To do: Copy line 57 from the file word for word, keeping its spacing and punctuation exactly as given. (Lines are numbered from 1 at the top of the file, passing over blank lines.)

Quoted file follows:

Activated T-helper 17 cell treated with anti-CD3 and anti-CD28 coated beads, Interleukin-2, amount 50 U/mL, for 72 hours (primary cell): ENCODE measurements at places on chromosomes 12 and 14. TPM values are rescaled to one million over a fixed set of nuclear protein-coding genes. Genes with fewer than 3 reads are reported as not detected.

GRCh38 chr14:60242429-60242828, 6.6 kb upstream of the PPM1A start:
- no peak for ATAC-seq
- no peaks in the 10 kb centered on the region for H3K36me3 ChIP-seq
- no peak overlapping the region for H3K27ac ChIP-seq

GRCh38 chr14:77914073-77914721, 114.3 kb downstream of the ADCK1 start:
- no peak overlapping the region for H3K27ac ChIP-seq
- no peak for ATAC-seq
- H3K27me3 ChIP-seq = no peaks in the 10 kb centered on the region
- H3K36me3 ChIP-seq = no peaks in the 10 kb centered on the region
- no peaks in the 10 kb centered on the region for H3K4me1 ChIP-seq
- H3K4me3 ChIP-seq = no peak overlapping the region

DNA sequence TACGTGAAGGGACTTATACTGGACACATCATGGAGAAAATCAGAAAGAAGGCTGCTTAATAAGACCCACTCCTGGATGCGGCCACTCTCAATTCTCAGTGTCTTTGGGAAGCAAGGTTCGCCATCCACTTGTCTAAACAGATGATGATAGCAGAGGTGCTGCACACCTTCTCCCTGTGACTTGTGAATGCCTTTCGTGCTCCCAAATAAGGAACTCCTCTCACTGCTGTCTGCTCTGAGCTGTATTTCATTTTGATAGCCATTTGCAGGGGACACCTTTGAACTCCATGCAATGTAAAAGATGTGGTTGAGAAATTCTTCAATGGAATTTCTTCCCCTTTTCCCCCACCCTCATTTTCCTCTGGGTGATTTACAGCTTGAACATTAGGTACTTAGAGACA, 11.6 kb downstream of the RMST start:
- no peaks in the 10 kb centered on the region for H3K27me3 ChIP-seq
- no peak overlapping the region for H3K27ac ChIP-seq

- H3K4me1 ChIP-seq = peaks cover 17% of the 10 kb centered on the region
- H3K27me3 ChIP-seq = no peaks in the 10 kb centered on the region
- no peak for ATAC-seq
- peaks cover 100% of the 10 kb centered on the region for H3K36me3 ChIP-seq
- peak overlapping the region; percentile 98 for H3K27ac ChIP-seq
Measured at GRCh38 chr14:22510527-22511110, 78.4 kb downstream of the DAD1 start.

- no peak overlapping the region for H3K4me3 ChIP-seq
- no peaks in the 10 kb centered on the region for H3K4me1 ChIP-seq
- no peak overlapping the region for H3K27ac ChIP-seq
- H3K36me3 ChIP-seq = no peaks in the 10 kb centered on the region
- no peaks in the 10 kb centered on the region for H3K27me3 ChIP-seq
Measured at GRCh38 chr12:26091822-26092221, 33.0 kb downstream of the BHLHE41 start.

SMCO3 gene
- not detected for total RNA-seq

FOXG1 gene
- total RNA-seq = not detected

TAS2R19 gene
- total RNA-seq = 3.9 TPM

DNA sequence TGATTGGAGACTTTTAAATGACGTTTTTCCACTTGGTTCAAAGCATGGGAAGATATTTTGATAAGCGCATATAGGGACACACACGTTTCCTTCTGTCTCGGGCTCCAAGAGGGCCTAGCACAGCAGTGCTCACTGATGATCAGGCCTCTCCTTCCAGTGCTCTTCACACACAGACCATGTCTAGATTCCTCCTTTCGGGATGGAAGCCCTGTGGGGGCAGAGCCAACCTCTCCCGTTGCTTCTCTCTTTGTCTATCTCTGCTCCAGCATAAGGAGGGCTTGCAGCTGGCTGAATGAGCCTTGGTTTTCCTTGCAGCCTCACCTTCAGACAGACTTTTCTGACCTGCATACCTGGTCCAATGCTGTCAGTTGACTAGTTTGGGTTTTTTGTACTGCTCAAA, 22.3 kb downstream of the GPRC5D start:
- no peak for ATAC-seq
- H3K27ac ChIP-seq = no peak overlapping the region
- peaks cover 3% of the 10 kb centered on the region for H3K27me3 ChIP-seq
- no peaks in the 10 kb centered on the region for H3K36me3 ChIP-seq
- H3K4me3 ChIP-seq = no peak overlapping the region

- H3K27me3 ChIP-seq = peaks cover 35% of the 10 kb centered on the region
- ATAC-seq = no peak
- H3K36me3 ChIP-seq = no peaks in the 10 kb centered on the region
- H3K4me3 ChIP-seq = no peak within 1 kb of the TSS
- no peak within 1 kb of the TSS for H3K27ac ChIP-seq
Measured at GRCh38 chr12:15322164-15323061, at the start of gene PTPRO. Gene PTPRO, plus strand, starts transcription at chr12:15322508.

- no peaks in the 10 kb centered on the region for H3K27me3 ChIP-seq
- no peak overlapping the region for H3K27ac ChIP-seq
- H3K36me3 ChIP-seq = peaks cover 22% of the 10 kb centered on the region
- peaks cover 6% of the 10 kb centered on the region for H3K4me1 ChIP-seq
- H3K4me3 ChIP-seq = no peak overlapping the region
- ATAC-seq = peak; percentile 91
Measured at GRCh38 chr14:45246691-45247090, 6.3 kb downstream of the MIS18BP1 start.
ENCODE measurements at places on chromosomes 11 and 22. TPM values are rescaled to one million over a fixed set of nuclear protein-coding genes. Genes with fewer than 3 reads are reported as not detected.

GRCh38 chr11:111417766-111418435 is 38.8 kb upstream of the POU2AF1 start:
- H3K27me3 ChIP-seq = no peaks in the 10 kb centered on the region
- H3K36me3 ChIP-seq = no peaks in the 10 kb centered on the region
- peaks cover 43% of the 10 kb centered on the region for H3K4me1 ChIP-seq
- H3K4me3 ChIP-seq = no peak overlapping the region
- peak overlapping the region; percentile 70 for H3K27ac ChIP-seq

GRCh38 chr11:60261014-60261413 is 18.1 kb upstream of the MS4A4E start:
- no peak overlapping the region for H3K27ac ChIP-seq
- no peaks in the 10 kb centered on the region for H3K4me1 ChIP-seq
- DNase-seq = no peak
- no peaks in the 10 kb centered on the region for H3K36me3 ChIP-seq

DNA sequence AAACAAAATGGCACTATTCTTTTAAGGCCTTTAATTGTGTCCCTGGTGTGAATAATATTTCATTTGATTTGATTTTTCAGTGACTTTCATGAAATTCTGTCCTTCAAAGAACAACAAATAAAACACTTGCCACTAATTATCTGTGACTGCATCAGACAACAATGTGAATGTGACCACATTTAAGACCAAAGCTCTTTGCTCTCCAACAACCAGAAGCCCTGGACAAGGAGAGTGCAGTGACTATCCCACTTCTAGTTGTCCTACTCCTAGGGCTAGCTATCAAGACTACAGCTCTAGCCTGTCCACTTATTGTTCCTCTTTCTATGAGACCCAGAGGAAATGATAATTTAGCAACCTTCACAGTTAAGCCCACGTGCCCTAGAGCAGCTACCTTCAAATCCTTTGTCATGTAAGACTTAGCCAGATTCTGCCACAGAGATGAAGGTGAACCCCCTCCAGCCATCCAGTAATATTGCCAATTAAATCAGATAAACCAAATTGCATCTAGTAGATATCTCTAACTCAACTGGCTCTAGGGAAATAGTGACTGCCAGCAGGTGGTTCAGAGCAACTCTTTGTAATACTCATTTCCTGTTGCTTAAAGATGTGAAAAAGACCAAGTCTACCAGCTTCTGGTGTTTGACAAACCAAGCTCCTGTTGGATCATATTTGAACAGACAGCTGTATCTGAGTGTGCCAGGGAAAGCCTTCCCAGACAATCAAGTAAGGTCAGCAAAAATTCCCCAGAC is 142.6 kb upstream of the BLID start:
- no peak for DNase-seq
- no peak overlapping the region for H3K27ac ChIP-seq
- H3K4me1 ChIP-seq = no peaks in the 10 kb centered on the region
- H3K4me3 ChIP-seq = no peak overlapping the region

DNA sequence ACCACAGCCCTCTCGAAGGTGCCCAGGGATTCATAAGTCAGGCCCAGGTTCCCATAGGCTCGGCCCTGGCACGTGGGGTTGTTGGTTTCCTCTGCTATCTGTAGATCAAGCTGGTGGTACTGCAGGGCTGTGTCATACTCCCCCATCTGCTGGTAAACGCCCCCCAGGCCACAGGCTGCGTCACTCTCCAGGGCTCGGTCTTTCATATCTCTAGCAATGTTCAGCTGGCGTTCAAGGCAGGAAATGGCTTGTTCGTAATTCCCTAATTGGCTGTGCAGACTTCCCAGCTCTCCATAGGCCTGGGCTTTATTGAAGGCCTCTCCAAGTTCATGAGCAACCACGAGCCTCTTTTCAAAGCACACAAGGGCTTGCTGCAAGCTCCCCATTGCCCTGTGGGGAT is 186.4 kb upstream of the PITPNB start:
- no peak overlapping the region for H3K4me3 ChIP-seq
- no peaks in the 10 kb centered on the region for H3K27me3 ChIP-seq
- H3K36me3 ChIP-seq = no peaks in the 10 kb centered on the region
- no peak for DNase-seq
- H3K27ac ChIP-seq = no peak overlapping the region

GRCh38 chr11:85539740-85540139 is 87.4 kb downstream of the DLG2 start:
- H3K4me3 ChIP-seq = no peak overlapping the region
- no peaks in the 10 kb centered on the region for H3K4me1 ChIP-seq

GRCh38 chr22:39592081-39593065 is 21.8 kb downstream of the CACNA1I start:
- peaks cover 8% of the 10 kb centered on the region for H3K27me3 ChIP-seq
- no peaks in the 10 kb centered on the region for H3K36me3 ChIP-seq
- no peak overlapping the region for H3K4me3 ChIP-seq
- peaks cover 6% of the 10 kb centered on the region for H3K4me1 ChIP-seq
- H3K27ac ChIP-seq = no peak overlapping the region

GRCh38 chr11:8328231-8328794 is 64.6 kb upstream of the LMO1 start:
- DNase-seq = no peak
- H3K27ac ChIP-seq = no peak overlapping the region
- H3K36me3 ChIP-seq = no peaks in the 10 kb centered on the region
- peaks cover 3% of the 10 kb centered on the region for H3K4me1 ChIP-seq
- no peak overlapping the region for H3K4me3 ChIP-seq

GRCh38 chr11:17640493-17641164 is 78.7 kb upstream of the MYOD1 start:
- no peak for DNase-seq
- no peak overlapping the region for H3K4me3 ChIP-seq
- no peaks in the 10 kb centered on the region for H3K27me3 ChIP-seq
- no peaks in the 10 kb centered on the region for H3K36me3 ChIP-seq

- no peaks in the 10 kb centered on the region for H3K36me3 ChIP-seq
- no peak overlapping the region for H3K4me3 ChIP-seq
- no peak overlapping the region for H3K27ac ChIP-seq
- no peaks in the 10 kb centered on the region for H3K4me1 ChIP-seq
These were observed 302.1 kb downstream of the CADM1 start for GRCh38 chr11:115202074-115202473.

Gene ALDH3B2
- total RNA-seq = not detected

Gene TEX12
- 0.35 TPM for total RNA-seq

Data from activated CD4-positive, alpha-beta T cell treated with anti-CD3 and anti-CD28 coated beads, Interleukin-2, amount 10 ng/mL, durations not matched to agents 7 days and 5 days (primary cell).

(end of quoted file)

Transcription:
- peaks cover 43% of the 10 kb centered on the region for H3K4me1 ChIP-seq